As Harry said though, the real question in my mind now is “what is causing the original damage?” What is prompting the oligodendrocytes to die in the first place?

I’ve already speculated about cortisol. I don’t know if c. pn. in a dormant state would kill oligodendrocytes given the right "stressors". But I have found some information related to the front page article MS Deterioration Reversed with Antibodies and Neuroprotectors (Glypromate/NBQX) that suggests glutamate can kill oligodendrocytes.

The first is Glutamate excitotoxicity in a model of MS by Pitt, D et al from the Albert Einstein College of Medicine, NY, Nat Med 2000 (PMID 10613826)
In this report,
NBQX …resulted in substantial amelioration of disease, increased oligodendrocyte survival, had no effect on lesion size and did not reduce the degree of central nervous system inflammation.
The abstract concludes:
Thus, glutamate excitotoxicity seems to be an important mechanism in autoimmune demyelination, and its prevention with AMPA/kainate antagonists may prove to be an effective therapy for MS.


The second is The link between excitotoxic oligodendroglial death and demyelinating diseases by Matutue, C,, et al from Spain in Trends Neurosci. 2001 (PMID 11250007)

However, acute and chronic alterations in glutamate homeostasis can result in overactivation of AMPA and kainate receptors and subsequent excitotoxic oligodendroglial death. Furthermore, demyelinating lesions caused by excitotoxins can be similar to those observed in MS……indicates that oligodendrocyte excitotoxicity could be involved in the pathogenesis of demyelinating disorders.


Now, I had to look up excitotoxicity :lol: to be sure it meant cell death and it does. Check out http://www.alscenter.org/about_als/excite.cfm for a discussion of glutamate and cell death. And, what’s great, per the This is MS article, NBQX is already available. So, it seems to me like NBQX could be a “not auto-immune” neuroprotective treatment of sorts for MS based on this and the New Zealand research. I'm hoping :)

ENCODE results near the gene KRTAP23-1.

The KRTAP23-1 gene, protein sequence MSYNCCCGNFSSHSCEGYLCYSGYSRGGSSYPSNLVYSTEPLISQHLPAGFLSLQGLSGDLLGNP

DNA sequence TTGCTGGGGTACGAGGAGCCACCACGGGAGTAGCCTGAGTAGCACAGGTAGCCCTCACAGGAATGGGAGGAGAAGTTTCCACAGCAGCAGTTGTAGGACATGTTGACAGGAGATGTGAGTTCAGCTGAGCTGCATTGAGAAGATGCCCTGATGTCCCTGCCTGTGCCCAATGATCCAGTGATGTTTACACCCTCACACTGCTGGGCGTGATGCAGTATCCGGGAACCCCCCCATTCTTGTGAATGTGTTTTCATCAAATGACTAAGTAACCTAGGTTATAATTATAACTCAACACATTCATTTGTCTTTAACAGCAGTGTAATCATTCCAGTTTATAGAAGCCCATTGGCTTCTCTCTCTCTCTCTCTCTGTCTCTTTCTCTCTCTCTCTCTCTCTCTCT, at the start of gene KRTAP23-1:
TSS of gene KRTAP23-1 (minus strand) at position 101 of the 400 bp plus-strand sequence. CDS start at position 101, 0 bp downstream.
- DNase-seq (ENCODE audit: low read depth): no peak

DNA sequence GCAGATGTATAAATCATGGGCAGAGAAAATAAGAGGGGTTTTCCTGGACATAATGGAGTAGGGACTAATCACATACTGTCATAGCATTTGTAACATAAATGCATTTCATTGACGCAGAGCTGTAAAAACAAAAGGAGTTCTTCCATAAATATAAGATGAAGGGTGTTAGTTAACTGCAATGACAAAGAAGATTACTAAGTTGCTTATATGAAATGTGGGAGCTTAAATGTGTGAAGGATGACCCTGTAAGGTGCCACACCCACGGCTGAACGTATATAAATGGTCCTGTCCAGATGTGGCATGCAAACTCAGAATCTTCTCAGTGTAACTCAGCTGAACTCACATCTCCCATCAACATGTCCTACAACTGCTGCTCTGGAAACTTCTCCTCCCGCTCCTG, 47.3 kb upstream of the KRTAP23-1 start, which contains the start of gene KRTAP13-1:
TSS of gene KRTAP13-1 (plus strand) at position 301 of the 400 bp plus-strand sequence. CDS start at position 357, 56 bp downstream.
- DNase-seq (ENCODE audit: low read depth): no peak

But, Harry's question remains, “What is causing the original damage?” “What is causing the oligodendrocytes to die?" What are some other possibilities for this?

Take care everyone. Enough for now.

Sharon

(BTW Finn, I tried that URL tag, what a mess :lol: :lol: :lol: , but I haven't given up on that either! )
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Good "MS not an autoimmune disease" paper

Postby art » Tue Jul 27, 2004 4:57 am

I just posted a reference to a paper that has an interesting take on MS. It's from 2002 and was widely disputed by those who claim it is an autoimmune disease, but it makes a lot of good points that have never been addressed to my satisfaction:
http://msnews.bostoncure.org/article.pl?sid=04/07/27/1155216
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Postby finn » Tue Jul 27, 2004 5:20 am

Sorry, time to leave the board.

-finn
Last edited by finn on Sun Aug 28, 2005 8:10 am, edited 3 times in total.
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Postby HarryZ » Tue Jul 27, 2004 6:37 am

Finn,

[*]Lack of vitamin D(?)
[i]In an American study women who took vitamin D supplements were 40 percent less likely to develop MS, but some researchers have doubted the validity of the study.


I believe that this American study was done by obtaining survey info from a huge group of US nurses (hundreds of thousands). Data from this group is often used to conduct non-scientific studies and was the basis for HRT therapy(Hormone ) for women. HRT therapy, after a few years of use, was found not to be very good. That is why some researchers don't hold too much credibility for the data obtained from this group about vitamin D.

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Nurses Health Study

Postby art » Tue Jul 27, 2004 7:22 am

The Nurses Health Study includes approximately 60,000 nurses. Studies like this one, including the Framingham Heart Study and the Black Woman's Study, are used to do prospective research. I.e. they don't have a particular aim in mind, but hope to see results afterwards by analyzing the data. It's definitely flawed for many study types, but it is often the closest we'll ever get to doing the perfect experiment. The Vitamin D study was done by Alberto Ascherio's group at Harvard. They definitely found a statistical connection, but that does not imply causality, nor did they claim that it did. I've found that the claims made by the scientists usually differ significantly from the reporting of those claims in the papers. Alberto had similar results with EBV using the Nurses study data and that got reported very differently than he wrote it up (much stronger claims in the papers).
I usually try to contact the researchers or at least read the original paper before passing judgement (but sometimes I pass judgement indiscriminately) :-) as you often find the claims made in the paper are quite fair, but less intriguing than those in the newspaper.